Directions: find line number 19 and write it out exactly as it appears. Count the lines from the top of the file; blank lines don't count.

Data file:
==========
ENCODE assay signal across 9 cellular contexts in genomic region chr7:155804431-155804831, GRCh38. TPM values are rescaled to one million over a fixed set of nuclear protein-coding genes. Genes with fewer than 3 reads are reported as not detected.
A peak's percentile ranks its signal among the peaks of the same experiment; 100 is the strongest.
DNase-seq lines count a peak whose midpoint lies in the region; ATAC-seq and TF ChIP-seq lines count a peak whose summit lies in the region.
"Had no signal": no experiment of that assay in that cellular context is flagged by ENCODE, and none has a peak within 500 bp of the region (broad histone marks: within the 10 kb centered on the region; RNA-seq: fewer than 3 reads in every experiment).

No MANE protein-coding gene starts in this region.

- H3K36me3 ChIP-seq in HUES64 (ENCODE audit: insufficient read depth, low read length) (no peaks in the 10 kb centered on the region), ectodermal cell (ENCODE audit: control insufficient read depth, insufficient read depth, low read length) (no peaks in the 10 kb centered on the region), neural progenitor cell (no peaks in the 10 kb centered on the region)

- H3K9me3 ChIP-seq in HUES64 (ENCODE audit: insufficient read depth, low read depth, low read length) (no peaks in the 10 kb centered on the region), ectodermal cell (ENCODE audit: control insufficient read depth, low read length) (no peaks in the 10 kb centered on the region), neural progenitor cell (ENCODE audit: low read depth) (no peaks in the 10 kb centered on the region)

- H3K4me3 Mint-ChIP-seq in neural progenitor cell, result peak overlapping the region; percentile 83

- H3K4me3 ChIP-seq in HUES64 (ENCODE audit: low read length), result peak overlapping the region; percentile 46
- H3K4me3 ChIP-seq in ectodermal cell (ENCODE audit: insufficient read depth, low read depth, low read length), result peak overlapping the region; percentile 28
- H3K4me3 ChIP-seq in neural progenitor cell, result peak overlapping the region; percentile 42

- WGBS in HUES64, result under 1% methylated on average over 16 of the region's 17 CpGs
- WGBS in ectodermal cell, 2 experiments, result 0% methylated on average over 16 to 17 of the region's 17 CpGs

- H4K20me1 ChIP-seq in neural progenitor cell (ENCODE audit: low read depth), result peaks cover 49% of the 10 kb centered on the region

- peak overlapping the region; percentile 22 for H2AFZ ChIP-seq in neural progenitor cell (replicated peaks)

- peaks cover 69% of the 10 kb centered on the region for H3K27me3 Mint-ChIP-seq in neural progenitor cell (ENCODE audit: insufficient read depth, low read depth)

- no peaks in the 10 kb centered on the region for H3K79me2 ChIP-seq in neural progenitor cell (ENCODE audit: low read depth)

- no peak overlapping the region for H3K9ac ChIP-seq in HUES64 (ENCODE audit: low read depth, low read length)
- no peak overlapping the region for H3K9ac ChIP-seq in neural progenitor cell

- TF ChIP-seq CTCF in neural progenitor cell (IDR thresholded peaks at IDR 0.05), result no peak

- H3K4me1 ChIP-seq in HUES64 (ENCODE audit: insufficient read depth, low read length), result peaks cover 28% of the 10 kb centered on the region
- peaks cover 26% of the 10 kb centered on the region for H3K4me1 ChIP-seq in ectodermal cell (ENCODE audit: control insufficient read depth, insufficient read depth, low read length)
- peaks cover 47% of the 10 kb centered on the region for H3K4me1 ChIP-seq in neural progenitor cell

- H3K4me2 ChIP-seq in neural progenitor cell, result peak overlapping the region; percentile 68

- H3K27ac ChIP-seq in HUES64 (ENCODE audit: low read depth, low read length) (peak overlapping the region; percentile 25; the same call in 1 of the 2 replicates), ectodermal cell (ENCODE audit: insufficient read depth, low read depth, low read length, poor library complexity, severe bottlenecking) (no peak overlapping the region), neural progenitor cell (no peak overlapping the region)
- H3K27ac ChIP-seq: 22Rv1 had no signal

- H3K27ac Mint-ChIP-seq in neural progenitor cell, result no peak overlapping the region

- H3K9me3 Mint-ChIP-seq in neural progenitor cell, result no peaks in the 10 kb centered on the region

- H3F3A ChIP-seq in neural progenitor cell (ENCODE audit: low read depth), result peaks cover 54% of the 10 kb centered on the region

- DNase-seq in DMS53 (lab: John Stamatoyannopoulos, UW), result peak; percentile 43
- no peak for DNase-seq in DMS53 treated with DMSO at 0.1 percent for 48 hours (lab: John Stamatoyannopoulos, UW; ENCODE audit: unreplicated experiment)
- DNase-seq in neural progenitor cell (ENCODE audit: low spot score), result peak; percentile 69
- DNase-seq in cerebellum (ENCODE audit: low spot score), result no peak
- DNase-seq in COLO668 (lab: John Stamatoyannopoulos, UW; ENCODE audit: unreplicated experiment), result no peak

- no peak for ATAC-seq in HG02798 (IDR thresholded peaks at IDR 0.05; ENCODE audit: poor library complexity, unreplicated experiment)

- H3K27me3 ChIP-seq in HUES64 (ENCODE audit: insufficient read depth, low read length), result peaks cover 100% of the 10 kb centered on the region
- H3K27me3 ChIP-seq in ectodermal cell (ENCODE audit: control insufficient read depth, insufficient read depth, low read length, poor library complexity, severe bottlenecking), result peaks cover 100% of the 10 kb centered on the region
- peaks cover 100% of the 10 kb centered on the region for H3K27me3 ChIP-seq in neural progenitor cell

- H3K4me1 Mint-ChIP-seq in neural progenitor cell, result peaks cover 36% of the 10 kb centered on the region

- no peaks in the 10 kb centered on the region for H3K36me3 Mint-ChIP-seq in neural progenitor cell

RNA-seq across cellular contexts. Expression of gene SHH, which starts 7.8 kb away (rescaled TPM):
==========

- no peak overlapping the region for H3K9ac ChIP-seq in neural progenitor cell